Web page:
Choosing the right host for your professional site can be intimidating, especially if you don’t have a technical computer background. Most businesses make the mistake of just going with the cheapest or most popular webhost they find.
Without all the tech jargon, here’s a layperson’s crash course in choosing a website host. There are three primary considerations:
Speed and Reliability
Loading too slowly (today, that’s a site that doesn’t load in under 5 seconds) or becoming unavailable too often is a death sentence for a website. Poor design is one main cause of such problems, and website host shortcomings are the other.
- There are two major hosting plan categories: dedicated and shared hosting. Unless you have an e-commerce site with millions of monthly visitors, shared hosting is generally the best choice.
- Shared hosting is like living in an apartment complex. Multiple sites have their own space on a single server. You may share with 100 or 100,000 or more websites. Some hosts don’t keep up with demand created by ever-increasing user numbers, and performance suffers on all sites involved.
- Your hosting company should have a large content delivery network (CDN) with servers all over the world. This ensures visitors can use your site wherever they are, even abroad.
- Your hosting company should provide frequent caching of your site. A cache is basically a pre-assembled copy of your website that increases the speed at which the closest server delivers your site to visitors.
Security and Safety
In the past, one downside of shared hosting was that if another site on your server was hacked, your site was also vulnerable. Up-to-date server technology prevents this, but not all hosting companies use it. Make sure your web host can:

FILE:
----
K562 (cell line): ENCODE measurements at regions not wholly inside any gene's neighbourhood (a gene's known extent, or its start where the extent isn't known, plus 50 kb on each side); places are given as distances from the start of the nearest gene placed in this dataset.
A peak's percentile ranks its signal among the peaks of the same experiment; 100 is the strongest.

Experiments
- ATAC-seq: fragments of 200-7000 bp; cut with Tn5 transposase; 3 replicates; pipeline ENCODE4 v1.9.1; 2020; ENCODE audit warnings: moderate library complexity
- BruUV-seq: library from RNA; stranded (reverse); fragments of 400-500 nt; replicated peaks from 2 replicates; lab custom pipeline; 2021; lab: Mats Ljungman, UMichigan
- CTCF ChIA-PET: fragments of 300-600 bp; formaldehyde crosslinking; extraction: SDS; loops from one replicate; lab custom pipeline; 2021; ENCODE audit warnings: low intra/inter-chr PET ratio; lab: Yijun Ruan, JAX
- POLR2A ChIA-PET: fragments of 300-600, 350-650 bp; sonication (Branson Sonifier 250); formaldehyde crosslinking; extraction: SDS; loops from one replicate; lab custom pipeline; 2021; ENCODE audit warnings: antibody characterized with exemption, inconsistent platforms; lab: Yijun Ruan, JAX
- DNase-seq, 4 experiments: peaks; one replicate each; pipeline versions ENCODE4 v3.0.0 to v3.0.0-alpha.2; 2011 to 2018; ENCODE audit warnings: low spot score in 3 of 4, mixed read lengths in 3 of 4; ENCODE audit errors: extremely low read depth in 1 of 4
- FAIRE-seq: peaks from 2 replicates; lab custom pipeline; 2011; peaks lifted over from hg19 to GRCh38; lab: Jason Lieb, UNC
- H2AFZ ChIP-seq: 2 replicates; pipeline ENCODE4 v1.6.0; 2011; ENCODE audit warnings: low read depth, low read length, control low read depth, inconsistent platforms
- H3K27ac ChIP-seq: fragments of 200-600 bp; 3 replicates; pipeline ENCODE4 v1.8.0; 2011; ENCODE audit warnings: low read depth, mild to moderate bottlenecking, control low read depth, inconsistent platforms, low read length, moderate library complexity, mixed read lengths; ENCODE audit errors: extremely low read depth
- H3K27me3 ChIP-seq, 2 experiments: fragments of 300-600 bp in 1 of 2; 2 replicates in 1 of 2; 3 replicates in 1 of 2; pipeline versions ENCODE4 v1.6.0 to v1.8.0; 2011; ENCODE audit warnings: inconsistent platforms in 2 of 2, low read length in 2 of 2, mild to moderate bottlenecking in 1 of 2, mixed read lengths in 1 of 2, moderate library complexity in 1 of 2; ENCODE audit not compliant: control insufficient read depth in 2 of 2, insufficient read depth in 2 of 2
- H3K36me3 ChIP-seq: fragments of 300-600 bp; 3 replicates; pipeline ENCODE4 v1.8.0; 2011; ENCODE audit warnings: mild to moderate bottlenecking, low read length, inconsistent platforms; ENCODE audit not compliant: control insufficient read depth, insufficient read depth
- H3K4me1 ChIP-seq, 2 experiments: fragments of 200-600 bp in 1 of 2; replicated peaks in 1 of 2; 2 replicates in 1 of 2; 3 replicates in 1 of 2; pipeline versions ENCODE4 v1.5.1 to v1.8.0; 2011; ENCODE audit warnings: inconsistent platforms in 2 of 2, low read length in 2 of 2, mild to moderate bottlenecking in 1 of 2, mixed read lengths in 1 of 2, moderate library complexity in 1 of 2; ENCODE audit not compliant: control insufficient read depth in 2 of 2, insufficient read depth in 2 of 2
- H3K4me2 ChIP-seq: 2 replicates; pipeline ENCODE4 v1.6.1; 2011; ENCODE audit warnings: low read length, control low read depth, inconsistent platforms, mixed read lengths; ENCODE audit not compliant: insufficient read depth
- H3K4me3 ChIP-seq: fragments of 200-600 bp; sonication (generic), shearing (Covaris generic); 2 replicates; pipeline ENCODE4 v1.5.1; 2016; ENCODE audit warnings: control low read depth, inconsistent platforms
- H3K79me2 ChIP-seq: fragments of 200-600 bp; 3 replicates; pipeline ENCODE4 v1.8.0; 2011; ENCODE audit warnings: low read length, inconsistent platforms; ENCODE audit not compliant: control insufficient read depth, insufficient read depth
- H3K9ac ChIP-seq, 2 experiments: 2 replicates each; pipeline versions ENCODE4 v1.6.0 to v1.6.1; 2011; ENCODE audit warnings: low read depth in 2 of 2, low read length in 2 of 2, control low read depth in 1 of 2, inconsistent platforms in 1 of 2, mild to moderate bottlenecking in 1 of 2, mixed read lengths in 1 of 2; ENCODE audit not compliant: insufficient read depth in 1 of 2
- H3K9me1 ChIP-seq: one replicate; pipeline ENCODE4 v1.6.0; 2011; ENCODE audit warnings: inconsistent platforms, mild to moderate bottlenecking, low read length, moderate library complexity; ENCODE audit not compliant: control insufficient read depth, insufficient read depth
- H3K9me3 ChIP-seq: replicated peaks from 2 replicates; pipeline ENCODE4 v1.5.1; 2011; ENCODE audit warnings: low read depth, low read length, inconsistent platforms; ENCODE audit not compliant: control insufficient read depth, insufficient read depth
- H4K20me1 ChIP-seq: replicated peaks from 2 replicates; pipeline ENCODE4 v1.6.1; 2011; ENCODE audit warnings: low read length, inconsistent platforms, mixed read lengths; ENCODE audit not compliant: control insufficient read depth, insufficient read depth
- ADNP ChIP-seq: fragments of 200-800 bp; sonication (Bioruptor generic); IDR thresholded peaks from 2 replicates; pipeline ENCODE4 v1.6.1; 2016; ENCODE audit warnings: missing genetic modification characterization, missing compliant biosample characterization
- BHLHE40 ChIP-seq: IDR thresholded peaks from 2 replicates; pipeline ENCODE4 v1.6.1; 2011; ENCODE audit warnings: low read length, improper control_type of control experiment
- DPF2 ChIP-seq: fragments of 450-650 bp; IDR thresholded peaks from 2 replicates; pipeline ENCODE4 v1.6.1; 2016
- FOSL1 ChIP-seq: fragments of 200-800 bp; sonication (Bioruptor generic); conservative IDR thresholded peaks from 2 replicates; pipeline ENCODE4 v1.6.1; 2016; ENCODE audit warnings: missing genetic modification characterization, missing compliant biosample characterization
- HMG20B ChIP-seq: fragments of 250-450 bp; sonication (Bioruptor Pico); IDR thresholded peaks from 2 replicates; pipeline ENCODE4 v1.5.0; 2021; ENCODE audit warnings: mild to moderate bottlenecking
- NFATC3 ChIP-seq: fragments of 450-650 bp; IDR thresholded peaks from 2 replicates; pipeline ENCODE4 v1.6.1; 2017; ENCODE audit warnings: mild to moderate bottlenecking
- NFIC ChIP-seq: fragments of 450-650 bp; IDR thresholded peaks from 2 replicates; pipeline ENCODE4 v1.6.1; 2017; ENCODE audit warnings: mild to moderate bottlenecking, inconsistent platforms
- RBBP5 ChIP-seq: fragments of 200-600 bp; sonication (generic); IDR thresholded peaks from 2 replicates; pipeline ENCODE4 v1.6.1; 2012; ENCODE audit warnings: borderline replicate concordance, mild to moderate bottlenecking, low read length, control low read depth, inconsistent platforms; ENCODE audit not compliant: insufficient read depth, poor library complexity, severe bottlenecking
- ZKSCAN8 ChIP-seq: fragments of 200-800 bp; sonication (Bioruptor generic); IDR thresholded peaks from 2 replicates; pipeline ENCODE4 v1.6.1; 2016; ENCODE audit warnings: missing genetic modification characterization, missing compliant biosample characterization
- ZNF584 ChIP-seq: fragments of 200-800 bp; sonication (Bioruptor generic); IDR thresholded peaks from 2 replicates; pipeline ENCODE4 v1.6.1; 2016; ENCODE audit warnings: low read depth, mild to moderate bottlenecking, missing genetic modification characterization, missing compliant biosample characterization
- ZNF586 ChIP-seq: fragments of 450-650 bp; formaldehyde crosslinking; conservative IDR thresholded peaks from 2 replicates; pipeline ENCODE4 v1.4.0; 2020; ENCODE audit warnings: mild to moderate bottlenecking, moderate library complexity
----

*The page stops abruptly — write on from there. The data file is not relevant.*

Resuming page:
- Immediately isolate all the sites on a compromised server.
- Create and implement fixes for security holes in newly adopted software (a common problem that can take the manufacturers a while to address)
- Isolate and help resolve security concerns affecting widely used third-party software (e.g., WordPress, Joomla, Magento, etc.)
- Automatically create backup copies of your site at least once per day and store at least 30 versions in case your site crashes and data and content are lost.
Customer support should be available from your hosting company 24/7/365 to help with any server-related task, such as setting up email accounts and buying or transferring domains. Many website hosts aren’t willing to help with issues involving third-party applications or websites, but others go above and beyond to provide stellar service.
Lots of online resources walk you through comparisons of additional website hosting features, like CPU, bandwidth, disk space, etc., but it can be confusing. Create a shortlist of a few website hosts from information you find online, then talk to customer service reps from each one about your website. Get suggestions, ask about the issues addressed in this article, and pay attention to how friendly and helpful each rep is.